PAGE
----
O'Reilly maintained false denials of on-air comments on immigrants

››› ››› SAM GILL

On the October 25 edition of Fox News' The O'Reilly Factor, host Bill O'Reilly falsely accused Denver Post columnist Cindy Rodriguez of misquoting him and persisted in his false denials of anti-immigrant comments he made in April.

In an October 25 Denver Post column, Rodriguez wrote:

In April, O'Reilly agreed with a caller to his radio program who labeled illegal immigrants "biological weapons" because they may have "tuberculosis, syphilis, leprosy."

O'Reilly's response: "I think you could probably make an absolutely airtight case that more than 3,000 Americans have been either killed or injured, based upon the 11 million illegals who are here."

Huh? That doesn't even make sense.

That night on The O'Reilly Factor, O'Reilly complained, "How can a columnist like Cindy Rodriguez say that I basically told people that illegal aliens killed 3,000 Americans?" Not only did O'Reilly misquote Rodriguez's accurate presentation of his April 15 remarks, but he also perpetuated his repeated denials that he ever made such comments.

As Media Matters for America noted at the time, the April 15 broadcast of his nationally syndicated radio show, Westwood One's The Radio Factor with Bill O'Reilly, featured the following discussion:

CALLER: Hi, Bill. The point of my call today is I'd like to take a different look at illegal immigration. I believe that it has the same impact as a major terrorist attack. And here's what I mean. If you take the sum total of the economic consequences of illegal immigration, and also consider that the illegals crossing the border, that are coming across with, say, tuberculosis, syphilis, leprosy -- each one of those people is a biological weapon.

And, I believe that illegal immigration is -- equals and surpasses the impact of 9-11. And it is incumbent upon the president to close the borders.

O'REILLY: You might be right, [caller]. And, if you look at it that way, you've got 11 million at least here, unsupervised. Nobody knows the condition they're in. And you have 3,000 dead from 9-11.

So, you got 11 million running around unsupervised now. You got 3,000 dead on 9-11, so you do the math and you say, "Well, how many of these 11 million people have impacted negatively on American citizens?" I think you could probably make an absolutely airtight case that more than 3,000 Americans have been either killed or injured, based upon the 11 million illegals who are here.

In an October 15 Dallas Morning News column, Macarena Hernandez criticized these remarks while blaming anti-immigrant rhetoric, in part, for the vulnerability of many immigrants to theft and violent crime:

Were the complainers angrier about the red, white and green Mexican flag fluttering in the Georgia air than they were about the horrific murders? Do they watch Fox's The O'Reilly Factor, where the anchor and the callers constantly point to the southern border as the birth of all America's ills? (Sample comment: "Each one of those people is a biological weapon.")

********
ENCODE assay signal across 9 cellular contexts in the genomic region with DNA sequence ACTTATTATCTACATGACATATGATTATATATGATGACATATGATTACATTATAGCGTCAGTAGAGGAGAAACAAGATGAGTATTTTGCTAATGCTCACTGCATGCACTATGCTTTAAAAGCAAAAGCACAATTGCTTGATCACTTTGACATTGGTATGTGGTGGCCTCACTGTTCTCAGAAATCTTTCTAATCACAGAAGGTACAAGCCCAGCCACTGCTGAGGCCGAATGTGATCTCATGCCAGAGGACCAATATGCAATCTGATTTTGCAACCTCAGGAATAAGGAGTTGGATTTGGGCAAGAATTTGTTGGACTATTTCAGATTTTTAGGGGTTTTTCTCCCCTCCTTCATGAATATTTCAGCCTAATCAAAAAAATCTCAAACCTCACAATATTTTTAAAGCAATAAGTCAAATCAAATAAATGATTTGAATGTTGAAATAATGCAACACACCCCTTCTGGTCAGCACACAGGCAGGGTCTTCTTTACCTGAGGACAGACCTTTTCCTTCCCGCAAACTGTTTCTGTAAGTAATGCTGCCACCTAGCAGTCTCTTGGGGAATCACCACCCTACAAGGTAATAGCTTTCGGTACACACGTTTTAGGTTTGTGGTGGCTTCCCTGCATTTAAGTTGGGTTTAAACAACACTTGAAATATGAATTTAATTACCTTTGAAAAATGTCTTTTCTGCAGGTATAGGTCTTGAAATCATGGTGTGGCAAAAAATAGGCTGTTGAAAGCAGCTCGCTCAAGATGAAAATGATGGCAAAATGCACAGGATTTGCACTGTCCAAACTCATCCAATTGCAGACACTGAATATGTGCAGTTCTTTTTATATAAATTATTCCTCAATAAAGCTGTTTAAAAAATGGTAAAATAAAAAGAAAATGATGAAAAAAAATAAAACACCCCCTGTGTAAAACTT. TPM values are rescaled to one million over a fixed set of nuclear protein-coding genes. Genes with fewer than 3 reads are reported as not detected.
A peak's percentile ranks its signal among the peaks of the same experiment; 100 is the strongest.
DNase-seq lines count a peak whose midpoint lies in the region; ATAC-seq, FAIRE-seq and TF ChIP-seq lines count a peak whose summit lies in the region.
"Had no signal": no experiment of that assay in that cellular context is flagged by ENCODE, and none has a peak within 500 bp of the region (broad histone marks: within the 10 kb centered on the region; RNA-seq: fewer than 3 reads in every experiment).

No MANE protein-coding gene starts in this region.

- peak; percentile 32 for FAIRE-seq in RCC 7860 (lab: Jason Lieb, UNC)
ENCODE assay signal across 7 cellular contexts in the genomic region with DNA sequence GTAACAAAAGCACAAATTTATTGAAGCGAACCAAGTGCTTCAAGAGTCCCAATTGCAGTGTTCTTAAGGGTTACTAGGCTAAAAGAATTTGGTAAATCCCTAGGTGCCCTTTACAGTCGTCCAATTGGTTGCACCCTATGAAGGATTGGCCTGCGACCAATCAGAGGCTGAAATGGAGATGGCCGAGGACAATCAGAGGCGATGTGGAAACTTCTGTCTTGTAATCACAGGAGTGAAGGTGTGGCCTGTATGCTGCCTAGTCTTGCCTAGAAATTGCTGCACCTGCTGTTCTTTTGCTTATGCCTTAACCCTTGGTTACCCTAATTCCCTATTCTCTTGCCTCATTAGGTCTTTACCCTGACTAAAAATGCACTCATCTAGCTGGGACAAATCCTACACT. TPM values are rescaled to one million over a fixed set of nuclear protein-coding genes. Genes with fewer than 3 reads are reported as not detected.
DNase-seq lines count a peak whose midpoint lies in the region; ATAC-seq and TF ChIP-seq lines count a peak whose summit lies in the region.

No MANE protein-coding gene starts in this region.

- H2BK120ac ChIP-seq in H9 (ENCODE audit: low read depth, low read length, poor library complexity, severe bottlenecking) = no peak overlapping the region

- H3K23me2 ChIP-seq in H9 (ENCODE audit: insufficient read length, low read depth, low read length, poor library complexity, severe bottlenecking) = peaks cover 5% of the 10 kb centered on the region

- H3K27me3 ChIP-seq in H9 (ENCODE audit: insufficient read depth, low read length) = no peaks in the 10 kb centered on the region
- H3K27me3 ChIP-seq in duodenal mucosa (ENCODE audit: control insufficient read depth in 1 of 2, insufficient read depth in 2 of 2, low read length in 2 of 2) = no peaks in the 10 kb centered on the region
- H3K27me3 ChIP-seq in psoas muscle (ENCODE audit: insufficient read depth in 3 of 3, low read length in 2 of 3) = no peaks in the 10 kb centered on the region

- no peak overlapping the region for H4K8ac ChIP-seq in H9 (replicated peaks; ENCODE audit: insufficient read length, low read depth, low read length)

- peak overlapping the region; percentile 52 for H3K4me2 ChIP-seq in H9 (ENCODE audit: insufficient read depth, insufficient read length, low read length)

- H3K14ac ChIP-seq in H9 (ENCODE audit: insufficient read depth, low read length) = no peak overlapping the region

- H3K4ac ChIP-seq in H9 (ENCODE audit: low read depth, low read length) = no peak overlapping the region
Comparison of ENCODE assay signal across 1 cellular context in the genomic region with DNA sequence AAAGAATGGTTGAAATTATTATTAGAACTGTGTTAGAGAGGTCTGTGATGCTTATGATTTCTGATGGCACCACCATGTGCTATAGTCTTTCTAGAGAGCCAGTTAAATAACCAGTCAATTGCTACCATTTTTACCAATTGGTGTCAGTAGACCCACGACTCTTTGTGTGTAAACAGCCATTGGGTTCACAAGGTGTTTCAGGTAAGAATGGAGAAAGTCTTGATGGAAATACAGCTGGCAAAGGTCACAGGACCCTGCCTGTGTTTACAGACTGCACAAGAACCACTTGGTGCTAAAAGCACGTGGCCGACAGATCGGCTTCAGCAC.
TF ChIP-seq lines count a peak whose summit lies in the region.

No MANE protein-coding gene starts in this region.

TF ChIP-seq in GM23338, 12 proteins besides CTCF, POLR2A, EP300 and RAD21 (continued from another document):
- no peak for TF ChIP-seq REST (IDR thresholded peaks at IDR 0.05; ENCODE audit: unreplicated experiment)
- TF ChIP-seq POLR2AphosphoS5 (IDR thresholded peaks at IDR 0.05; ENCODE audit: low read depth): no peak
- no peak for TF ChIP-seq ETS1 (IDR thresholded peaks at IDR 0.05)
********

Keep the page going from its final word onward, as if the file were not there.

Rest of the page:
It is one thing to want to secure the borders and another to preach hate, to talk of human beings as ailments.

Hernandez's comments sparked vigorous protest from O'Reilly who, as Media Matters has documented, first omitted her example of his April 15 comments from his response and then, when prompted by an email to his television show, deceptively claimed that he "never said anything like that." O'Reilly then widened his attack to include Media Matters for America, calling us "100 percent dishonest" for making information available to "fanatical people like Macarena Hernandez," although Media Matters' presentation of the April 15 remarks included an accurate and detailed transcript of the discussion between O'Reilly and the caller.

Despite Rodriguez's latest contribution to criticism of O'Reilly's comments, O'Reilly maintained that he never made such comments, imploring, "How can a columnist like Cindy Rodriguez say that I basically told people that illegal aliens killed 3,000 Americans? It's insane. It's insane."

From the October 25 edition of Fox News' The O'Reilly Factor:

O'REILLY: But that's not true. Look, you know this. They don't watch The Factor. I mean, how can a columnist get the radio and television program mixed up as Hernandez did in The Dallas Morning News? How can a columnist like Cindy Rodriguez say that I basically told people that illegal aliens killed 3,000 Americans? It's insane. It's insane.

Posted In
Immigration, National Security & Foreign Policy
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